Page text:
Quite simply either Simon Power has no real idea about how the net currently operates, and the way that it has done so for my 30 years around network communications, or this is some kind of idiotic attempt to suppress and intimidate the local blogosphere. Personally I suspect the latter because Simon Power is too young to have not been exposed to the net in his youth. The local blogosphere has increasingly attacking an ineffective government – for all points on the political spectrum. This looks like the same idiotic type of net-nanny approach that we have been suppressing for decades in select committees to backbench MP’s (I last did it in the late 1990’s) and advice to our more elderly politicians who didn’t grow up with the net.

Perhaps the Law Commission should look at the reality of how the net actually operates, informally and internationally and look at how to establish effective actions using the existing methods that the network provides. But since there are very few literate (in my terms) lawyers then I suspect that is a pious hope. They’d probably feel more comfortable requesting that Simon Power looks at how to put more resources into the court system so cases like Whaleoils name suppression violations can be done in a far more timely manner.

What we don’t want to see is how some fool of a politician would prefer it to operate so that they can stifle public opposition by citizens. Even the ever more desperate operation of the great firewall of china can’t prevent information flowing in and out of China, and I hardly think that the NZ Government has either the nounce, finance or commitment to mount such an effort.

If the Law Commission are foolish enough to to try to regulate the local net on the flimsy pretext that Power is proposing, then I will treat whatever ‘solution’ they come up with as simply being an network impediment, and bypass it. I’d suspect that many bloggers and even their hosting providers around the net would feel the same. Personally if Minster prefers to make an arse of the law with a Canute like proclamation, then I’d be willing to sit down and spend some time writing code to simply make a monkey out of it. Unlike the poor deluded Whaleoil, I’m not only a professional programmer but I also understand the law enough to do a pretty good job of twisting it into knots and make it look completely ridiculous. I don’t think that I’d be alone.

The likely outcome of a foolish decision by either Simon Power or the Law Commission is that the current voluntary restrictions that almost all bloggers currently observe (apart from the delusional Whaleoil) will cease. Once New Zealand gains a reputation as a impediment to the network, then international providers are also likely to cease their current levels of potential cooperation

29 comments on “Simon Canute and the blogs”

  1. The mainstream media, private or public, has been easy to control for the elite interests they serve. ‘Professional’ journalists/editors self censor to the point that nothing controversial is reported in a way that might adversely affect the illusion of authourity with which the centers of power cloak themselves. I believe the ruling elite are extraordinarily fearful of the radically democratic potential of the internet.

    The internet, although clumsy and crude at the moment, offers a large section of the community a forum where they can discuss policy decisions with a diverse mix of their peers. Previously the decision making process has been heralded by obedient broadcasters and newspapers to a passive audience. Aside from letters to the editors, discussion was largely limited to workplaces and small social gatherings or, if serious enough, union meetings and public rallies. Nothing in the past has matched the internet’s capacity for allowing dissenting ideas to coalesce into coherent resistance at such a swift pace. It is in the interests of those who control the decision making process to ensure the internet is constrained to disseminating information in as passive a manner as possible.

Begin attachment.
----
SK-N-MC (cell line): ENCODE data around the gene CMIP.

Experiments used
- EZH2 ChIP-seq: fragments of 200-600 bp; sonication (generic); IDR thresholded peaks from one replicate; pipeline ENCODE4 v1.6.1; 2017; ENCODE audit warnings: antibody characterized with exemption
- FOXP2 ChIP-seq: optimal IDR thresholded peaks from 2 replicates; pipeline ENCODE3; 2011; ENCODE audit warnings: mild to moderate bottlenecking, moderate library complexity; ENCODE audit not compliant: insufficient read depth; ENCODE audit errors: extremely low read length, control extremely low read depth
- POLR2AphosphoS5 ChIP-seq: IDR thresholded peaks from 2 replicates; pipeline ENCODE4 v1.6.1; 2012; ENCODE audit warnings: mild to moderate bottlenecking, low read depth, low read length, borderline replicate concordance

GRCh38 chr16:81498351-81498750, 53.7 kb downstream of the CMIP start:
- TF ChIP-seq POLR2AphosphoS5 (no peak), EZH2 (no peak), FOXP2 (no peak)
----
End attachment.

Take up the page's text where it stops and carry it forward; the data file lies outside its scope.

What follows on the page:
The pretext Power is operating under, in the pursuit of passivity, is flimsy to the point of irrelevancy. The offending blogger was successfully dealt with using existing legislation. If a newspaper had printed the same material, in contempt of court orders, the editor/owners/journalist would have been dealt with in a similar manner. I doubt Simon Power would be “…’consulting’ on regulating…” the fourth estate “…to prevent violations of normal societal and legal standards.”. If violating court orders was socially relevant blog sites everywhere would be participating in the violation, it didn’t happen.

    I am sure there are contemporaries of Simon Power, throughout the ‘free and democratic’ societies of the west, who are dredging up pretexts around which they intend to craft regulations that limit the participatory nature of the internet. There is nothing more threatening to the centers of power than an informed and politically active public. From the perspective of the bosses this must be prevented where possible.

    I do not envy those who have been ‘offered’ this task, King Canute’s attempt to order the tide to cease its advance had a far greater chance of success. The tide will come in.

  2. comedy 2

    I thought the latest theory was that Slater was on the Nat payroll ?

    Is this just a Machiavellian plan to confuse the punters oh noes !!

    • lprent 2.1

      I tend to take people at their word, unless of course I have contrary evidence (eg Paul Henry frequent proforma insincere ‘apologies’) or a bad attitude on the day and a desire to stir. In this case I suspect that Slater has left National. But that doesn’t stop a cynical politician from using his ravings to stir up a shitstorm